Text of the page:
Verse > Anthologies > Samuel Kettell, ed. > Specimens of American Poetry
Samuel Kettell, ed.  Specimens of American Poetry.  1829.
An Invitation into the Country, in Imitation of Horace
By Jane Turell (1708–1735)
FROM the soft shades, and from the balmy sweets
Of Medford’s flowery vales, and green retreats,
Your absent Delia to her father sends
And prays to see him ere the Summer ends.
  Now while the earth’s with beauteous verdure dyed,        5
And Flora paints the meads in all her pride;
While laden trees Pomona’s bounty own,
And Ceres’ treasures do the fields adorn,
From the thick smokes, and noisy town, O come,
And in these plains awhile forget your home.        10
  Though my small incomes never can afford,
Like wealthy Celsus to regale a lord;
No ivory tables groan beneath the weight
Of sumptuous dishes, served in massy plate:
The forest ne’er was search’d for food for me,        15
Nor from my hounds the timorous hare does flee:
No leaden thunder strikes the fowl in air,
Nor from my shaft the winged death do fear:
With silken nets I ne’er the lakes despoil,
Nor with my bait the larger fish beguile.        20
No luscious sweetmeats, by my servants plac’d
In curious order e’er my table grac’d;
To please the taste, no rich Burgundian wine,
In chrystal glasses on my sideboard shine;
The luscious sweets of fair Canary’s isle        25
Ne’er fill’d my casks, nor in my flagons smile:
No wine, but what does from my apples flow,
My frugal house on any can bestow:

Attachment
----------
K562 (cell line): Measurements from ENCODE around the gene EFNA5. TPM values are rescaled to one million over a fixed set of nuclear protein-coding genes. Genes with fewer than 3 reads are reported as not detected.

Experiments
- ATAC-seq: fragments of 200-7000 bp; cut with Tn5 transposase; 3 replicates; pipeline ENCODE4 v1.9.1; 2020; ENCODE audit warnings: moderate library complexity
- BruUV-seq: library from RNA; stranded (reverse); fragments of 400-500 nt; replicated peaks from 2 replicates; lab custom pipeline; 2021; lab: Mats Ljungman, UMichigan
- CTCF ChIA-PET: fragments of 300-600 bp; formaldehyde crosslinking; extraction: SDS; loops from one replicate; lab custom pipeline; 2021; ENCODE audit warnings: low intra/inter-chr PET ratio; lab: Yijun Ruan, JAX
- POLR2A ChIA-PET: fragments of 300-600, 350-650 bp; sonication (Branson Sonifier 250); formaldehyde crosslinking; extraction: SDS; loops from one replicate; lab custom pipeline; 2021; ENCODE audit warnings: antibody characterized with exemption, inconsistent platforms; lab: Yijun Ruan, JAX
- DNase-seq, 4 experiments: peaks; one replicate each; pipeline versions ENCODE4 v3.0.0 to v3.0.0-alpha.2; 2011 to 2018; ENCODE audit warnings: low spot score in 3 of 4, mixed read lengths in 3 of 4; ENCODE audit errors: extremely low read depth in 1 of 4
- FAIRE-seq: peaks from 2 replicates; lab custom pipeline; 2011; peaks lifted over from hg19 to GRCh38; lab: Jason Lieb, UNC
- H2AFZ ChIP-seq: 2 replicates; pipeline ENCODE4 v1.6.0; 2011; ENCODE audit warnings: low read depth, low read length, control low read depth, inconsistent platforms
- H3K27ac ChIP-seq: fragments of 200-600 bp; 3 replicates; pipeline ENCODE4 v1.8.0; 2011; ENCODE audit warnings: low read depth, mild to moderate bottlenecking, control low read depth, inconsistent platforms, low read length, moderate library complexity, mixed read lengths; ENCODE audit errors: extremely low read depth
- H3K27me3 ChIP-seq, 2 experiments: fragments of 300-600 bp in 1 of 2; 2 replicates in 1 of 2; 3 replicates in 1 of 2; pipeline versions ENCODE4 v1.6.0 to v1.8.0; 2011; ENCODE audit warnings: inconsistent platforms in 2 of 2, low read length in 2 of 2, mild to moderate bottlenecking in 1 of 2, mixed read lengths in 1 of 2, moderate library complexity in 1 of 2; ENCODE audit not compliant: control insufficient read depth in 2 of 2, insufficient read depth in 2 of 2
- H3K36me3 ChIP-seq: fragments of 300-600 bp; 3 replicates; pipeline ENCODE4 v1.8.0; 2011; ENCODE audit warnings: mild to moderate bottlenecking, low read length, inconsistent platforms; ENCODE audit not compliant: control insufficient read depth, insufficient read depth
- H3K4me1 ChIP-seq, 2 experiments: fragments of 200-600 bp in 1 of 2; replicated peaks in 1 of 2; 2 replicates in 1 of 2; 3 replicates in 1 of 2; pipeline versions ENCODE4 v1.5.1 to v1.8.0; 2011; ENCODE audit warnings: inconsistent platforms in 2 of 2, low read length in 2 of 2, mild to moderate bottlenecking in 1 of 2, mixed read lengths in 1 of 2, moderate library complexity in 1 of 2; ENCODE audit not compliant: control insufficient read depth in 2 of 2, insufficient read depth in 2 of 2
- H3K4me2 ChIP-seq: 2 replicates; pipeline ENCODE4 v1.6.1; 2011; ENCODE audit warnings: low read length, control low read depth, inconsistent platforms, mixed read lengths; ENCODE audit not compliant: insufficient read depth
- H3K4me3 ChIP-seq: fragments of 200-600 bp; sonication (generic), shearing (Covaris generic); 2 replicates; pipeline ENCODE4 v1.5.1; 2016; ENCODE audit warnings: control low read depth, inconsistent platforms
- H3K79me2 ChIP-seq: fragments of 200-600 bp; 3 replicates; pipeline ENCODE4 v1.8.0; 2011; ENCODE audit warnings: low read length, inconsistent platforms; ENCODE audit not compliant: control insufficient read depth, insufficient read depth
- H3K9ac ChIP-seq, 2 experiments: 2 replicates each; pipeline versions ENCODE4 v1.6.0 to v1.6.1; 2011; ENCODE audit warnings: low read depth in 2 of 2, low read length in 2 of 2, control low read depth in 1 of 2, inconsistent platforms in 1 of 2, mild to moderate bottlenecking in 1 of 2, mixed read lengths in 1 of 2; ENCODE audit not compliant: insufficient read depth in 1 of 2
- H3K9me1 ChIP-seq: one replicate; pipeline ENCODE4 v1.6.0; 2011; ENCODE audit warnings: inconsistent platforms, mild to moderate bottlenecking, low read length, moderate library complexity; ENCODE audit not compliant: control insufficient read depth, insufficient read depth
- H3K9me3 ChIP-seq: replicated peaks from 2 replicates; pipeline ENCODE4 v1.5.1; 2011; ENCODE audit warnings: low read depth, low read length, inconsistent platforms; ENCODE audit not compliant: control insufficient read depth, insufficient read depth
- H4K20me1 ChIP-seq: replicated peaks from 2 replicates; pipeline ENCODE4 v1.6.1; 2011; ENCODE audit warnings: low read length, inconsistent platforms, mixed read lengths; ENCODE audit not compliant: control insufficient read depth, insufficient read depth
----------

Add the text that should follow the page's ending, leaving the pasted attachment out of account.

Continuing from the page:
Except when Cæsar’s birth day does return,
And joyful fires throughout the village burn;        30
Then moderate each takes his cheerful glass,
And our good wishes to Augustus pass.
  But though rich dainties never spread my board,
Nor my cool vaults Calabrian wines afford;
Yet what is neat and wholesome I can spread,        35
My good fat bacon and our homely bread,
With which my healthful family is fed.
Milk from the cow, and butter newly churn’d,
And new fresh cheese, with curds and cream just turn’d.
For a dessert upon my table ’s seen        40
The golden apple, and the melon green;
The blushing peach and glossy plum there lies,
And with the mandrake tempt your hands and eyes.
  These I can give, and if you ’ll here repair,
To slake your thirst a cask of Autumn beer,        45
Reserv’d on purpose for your drinking here.
  Under the spreading elms our limbs we ’ll lay,
While fragrant Zephyrs round our temples play.
Retir’d from courts, and crowds, secure we ’ll set,
And freely feed upon our country treat.        50
No noisy faction here shall dare intrude,
Or once disturb our peaceful solitude.
  No stately beds my humble roofs adorn
Of costly purple, by carved panthers borne;
Nor can I boast Arabia’s rich perfumes,        55
Diffusing odors through our stately rooms.
For me no fair Egyptian plies the loom,
But my fine linen all is made at home.
Though I no down or tapestry can spread,
A clean soft pillow shall support your head,        60
Fill’d with the wool from off my tender sheep,
On which with ease and safety you may sleep.
The nightingale shall lull you to your rest,
And all be calm and still as is your breast.

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